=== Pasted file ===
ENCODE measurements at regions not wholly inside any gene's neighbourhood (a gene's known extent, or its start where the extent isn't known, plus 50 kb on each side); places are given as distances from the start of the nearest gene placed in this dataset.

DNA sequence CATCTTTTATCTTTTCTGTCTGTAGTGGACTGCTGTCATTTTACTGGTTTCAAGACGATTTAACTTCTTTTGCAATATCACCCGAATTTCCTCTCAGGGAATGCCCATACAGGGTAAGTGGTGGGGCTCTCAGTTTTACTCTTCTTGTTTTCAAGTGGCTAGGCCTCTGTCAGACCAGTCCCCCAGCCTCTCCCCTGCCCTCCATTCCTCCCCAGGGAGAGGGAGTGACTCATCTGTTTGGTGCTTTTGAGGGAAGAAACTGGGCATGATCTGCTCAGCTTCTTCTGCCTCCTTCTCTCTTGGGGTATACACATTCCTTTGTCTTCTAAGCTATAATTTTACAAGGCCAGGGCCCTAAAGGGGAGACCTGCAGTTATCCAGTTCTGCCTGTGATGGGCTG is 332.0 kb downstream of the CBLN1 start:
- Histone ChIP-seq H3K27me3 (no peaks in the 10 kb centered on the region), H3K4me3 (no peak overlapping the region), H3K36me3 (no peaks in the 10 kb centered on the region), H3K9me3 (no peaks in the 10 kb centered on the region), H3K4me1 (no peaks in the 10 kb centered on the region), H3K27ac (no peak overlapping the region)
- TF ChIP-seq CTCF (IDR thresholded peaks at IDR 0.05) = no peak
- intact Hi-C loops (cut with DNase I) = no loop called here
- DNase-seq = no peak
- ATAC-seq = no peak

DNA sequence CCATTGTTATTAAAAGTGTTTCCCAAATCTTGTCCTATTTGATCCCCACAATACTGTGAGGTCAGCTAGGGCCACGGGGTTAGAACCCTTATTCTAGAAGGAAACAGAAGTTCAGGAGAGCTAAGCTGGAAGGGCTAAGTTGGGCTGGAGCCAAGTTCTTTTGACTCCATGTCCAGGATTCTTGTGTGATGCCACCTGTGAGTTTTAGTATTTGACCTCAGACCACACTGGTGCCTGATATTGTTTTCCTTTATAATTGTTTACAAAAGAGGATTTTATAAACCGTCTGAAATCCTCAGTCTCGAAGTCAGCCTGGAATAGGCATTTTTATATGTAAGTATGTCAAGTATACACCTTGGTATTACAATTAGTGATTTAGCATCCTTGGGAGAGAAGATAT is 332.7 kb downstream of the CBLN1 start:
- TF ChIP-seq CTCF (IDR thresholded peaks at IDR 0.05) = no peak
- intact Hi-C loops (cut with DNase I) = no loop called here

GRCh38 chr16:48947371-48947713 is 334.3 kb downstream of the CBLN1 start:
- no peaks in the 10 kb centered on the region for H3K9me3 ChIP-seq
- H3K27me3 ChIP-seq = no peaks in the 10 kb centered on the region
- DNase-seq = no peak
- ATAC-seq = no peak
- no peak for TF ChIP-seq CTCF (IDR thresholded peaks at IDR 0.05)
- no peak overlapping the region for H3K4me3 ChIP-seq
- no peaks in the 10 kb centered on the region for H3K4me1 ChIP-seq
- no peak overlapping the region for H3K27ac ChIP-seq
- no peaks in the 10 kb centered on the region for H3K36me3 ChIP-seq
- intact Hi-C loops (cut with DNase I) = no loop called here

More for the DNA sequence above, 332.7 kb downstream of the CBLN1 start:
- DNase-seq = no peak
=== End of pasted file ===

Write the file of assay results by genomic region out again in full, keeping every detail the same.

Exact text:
ENCODE measurements at regions not wholly inside any gene's neighbourhood (a gene's known extent, or its start where the extent isn't known, plus 50 kb on each side); places are given as distances from the start of the nearest gene placed in this dataset.

DNA sequence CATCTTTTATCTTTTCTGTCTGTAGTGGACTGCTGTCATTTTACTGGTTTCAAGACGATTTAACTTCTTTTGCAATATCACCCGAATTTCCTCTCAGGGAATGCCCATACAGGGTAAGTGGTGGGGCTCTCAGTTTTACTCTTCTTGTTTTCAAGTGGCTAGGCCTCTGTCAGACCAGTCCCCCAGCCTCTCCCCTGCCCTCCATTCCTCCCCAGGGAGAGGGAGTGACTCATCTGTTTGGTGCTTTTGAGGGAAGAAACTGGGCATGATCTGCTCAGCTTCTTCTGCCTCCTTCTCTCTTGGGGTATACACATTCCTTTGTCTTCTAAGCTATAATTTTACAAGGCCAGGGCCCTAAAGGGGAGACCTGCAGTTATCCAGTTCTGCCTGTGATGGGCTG is 332.0 kb downstream of the CBLN1 start:
- Histone ChIP-seq H3K27me3 (no peaks in the 10 kb centered on the region), H3K4me3 (no peak overlapping the region), H3K36me3 (no peaks in the 10 kb centered on the region), H3K9me3 (no peaks in the 10 kb centered on the region), H3K4me1 (no peaks in the 10 kb centered on the region), H3K27ac (no peak overlapping the region)
- TF ChIP-seq CTCF (IDR thresholded peaks at IDR 0.05) = no peak
- intact Hi-C loops (cut with DNase I) = no loop called here
- DNase-seq = no peak
- ATAC-seq = no peak

DNA sequence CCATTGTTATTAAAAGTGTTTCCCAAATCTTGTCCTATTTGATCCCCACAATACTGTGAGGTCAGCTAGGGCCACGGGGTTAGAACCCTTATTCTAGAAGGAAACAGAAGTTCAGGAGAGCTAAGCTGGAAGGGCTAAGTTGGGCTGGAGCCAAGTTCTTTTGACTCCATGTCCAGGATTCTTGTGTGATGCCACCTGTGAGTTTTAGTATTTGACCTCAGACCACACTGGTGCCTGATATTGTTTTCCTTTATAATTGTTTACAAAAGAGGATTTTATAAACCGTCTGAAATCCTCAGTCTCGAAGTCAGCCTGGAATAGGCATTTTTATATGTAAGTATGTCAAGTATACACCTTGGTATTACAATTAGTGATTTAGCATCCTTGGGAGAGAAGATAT is 332.7 kb downstream of the CBLN1 start:
- TF ChIP-seq CTCF (IDR thresholded peaks at IDR 0.05) = no peak
- intact Hi-C loops (cut with DNase I) = no loop called here

GRCh38 chr16:48947371-48947713 is 334.3 kb downstream of the CBLN1 start:
- no peaks in the 10 kb centered on the region for H3K9me3 ChIP-seq
- H3K27me3 ChIP-seq = no peaks in the 10 kb centered on the region
- DNase-seq = no peak
- ATAC-seq = no peak
- no peak for TF ChIP-seq CTCF (IDR thresholded peaks at IDR 0.05)
- no peak overlapping the region for H3K4me3 ChIP-seq
- no peaks in the 10 kb centered on the region for H3K4me1 ChIP-seq
- no peak overlapping the region for H3K27ac ChIP-seq
- no peaks in the 10 kb centered on the region for H3K36me3 ChIP-seq
- intact Hi-C loops (cut with DNase I) = no loop called here

More for the DNA sequence above, 332.7 kb downstream of the CBLN1 start:
- DNase-seq = no peak